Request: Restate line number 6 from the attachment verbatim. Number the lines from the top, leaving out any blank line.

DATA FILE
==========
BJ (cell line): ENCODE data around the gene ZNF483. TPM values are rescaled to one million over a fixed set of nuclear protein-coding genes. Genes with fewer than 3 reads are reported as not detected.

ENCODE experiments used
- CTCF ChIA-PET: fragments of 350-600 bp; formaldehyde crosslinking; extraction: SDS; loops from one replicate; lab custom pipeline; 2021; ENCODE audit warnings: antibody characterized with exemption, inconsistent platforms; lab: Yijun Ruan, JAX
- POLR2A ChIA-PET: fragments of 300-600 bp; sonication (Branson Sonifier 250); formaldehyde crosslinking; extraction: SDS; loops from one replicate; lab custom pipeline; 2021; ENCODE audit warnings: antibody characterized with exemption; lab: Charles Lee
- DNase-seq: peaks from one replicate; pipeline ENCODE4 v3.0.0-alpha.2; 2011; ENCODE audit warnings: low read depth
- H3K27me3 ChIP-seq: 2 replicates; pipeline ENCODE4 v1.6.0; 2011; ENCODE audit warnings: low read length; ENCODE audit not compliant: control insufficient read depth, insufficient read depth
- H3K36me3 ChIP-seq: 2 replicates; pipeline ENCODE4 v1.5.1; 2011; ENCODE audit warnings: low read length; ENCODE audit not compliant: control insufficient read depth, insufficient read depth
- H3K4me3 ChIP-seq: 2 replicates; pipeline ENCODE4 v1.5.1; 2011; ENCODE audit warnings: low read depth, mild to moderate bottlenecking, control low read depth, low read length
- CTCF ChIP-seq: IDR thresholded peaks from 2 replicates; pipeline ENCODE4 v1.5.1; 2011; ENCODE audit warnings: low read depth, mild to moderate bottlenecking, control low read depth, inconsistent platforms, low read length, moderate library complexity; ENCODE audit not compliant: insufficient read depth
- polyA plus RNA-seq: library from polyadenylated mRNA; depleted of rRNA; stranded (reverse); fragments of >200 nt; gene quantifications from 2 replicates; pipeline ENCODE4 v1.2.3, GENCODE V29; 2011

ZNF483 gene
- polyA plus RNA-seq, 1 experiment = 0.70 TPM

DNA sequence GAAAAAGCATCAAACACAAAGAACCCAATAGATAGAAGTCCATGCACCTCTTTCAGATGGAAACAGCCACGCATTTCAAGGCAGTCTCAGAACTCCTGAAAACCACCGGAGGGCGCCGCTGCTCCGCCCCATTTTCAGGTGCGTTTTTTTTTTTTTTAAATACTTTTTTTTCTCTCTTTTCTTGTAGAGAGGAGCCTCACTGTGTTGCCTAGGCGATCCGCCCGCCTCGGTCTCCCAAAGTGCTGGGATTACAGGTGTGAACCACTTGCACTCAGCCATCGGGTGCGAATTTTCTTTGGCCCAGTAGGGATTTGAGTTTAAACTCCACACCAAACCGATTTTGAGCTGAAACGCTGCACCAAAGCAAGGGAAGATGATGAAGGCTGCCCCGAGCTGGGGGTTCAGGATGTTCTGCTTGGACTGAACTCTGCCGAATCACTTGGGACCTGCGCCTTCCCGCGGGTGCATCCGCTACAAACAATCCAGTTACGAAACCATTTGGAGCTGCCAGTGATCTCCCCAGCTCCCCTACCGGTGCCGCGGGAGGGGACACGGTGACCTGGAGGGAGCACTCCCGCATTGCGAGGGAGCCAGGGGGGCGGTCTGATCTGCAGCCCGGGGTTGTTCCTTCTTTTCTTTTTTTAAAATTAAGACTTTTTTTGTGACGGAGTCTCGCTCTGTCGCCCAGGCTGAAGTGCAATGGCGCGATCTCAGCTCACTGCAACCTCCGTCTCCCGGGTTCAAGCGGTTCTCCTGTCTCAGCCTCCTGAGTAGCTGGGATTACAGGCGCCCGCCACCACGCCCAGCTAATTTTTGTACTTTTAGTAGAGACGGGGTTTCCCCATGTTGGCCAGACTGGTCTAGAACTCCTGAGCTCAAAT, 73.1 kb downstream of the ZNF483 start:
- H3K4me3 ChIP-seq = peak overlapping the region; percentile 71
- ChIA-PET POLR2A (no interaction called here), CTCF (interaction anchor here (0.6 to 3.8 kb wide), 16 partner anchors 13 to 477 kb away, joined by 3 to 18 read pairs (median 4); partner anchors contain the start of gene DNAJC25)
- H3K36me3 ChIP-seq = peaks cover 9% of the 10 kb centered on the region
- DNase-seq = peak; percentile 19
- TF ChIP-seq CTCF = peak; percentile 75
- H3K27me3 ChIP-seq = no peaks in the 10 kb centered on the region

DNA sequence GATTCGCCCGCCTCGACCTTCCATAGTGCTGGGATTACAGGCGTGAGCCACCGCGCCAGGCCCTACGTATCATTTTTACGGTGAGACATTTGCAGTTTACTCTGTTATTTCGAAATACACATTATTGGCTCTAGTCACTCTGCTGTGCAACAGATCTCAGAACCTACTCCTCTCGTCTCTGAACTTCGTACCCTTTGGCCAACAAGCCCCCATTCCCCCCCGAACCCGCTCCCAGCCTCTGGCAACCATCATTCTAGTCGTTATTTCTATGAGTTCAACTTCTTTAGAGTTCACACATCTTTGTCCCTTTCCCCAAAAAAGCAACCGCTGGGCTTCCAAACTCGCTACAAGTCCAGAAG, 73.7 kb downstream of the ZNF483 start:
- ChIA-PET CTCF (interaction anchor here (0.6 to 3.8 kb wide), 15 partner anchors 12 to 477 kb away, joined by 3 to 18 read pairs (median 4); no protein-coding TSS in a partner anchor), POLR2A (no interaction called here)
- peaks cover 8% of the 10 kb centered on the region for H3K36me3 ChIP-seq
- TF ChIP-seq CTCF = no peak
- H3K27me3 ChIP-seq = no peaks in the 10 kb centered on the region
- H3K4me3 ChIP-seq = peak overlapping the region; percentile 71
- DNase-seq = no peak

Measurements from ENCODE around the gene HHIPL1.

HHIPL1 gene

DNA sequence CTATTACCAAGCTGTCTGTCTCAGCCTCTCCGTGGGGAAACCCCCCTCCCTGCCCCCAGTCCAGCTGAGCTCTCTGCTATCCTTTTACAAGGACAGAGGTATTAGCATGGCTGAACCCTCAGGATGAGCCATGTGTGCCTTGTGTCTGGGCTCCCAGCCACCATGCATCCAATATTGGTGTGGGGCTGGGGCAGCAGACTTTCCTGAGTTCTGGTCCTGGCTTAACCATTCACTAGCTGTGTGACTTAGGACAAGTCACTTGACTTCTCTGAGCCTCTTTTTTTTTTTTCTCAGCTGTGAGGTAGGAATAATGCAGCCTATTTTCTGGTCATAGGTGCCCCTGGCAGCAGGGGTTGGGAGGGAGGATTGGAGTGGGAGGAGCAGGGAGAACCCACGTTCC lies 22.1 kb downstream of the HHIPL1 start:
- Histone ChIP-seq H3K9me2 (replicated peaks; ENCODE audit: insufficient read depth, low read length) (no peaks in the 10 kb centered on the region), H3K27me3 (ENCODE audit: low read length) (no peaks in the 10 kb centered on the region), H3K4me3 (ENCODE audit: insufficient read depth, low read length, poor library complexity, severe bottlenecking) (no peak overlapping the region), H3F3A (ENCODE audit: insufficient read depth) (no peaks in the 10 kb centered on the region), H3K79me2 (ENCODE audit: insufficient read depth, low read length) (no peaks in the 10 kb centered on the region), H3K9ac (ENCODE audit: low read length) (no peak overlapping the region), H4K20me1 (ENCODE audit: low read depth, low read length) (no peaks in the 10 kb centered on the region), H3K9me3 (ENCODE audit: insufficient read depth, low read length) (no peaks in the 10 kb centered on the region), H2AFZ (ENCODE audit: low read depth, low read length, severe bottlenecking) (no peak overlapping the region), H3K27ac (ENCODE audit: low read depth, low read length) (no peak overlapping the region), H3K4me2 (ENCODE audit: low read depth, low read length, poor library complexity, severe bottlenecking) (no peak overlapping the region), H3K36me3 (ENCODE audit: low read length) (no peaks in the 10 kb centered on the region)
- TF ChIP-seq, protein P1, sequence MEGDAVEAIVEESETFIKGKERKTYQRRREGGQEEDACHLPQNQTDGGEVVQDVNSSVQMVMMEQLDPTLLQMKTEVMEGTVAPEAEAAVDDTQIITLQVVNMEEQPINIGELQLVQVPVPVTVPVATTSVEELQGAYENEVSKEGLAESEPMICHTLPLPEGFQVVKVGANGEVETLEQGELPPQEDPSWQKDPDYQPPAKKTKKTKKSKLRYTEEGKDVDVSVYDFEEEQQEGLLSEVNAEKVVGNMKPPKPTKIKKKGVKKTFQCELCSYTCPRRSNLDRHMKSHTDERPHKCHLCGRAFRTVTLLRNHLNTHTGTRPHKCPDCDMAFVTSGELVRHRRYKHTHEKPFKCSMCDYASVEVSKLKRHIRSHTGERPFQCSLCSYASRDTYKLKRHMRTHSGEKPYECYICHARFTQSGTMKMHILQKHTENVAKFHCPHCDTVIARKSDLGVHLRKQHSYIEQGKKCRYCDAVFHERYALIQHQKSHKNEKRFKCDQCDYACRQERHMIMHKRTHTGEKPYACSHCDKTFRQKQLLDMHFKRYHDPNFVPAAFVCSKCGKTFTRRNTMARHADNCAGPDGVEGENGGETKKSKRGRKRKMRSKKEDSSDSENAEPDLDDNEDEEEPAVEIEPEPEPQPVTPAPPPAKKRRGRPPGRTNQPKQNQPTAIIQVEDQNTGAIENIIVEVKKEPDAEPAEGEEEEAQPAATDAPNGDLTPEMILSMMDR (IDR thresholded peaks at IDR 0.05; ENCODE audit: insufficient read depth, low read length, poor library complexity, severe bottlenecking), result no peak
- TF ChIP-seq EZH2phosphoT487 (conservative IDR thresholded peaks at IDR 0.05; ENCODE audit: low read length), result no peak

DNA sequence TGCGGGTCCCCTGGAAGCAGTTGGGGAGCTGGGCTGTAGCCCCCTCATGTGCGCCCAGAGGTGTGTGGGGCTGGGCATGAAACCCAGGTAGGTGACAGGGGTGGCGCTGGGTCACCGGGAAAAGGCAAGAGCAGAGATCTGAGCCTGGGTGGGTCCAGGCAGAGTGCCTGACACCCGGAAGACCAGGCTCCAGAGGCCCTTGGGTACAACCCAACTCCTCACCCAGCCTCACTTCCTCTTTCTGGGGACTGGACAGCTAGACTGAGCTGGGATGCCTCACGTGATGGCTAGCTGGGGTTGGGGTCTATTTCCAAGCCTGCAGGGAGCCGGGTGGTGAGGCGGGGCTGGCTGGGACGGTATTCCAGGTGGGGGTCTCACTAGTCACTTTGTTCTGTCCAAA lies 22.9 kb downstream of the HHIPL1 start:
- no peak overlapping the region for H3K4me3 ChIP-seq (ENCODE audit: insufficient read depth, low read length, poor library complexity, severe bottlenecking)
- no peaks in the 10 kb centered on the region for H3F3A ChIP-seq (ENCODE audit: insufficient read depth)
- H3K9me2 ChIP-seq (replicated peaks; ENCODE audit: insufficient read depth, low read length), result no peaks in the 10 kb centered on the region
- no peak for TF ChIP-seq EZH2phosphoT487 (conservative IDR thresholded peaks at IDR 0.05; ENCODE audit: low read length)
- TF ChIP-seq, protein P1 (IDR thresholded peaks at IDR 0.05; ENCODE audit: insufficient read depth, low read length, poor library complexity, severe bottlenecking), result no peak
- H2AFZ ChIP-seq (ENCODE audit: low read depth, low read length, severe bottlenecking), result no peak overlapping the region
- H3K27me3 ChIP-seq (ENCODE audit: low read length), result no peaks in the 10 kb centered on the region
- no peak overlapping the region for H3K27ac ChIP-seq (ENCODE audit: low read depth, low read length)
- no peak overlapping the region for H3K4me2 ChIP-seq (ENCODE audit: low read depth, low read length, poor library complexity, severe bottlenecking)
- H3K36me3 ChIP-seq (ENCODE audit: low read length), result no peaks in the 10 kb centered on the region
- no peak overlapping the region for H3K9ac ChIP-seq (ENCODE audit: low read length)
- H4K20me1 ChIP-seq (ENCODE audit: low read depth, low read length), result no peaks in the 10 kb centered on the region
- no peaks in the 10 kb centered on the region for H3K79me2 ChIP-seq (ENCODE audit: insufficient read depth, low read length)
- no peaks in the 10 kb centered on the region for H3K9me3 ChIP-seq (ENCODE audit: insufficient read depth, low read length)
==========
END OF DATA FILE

- H3K27me3 ChIP-seq: 2 replicates; pipeline ENCODE4 v1.6.0; 2011; ENCODE audit warnings: low read length; ENCODE audit not compliant: control insufficient read depth, insufficient read depth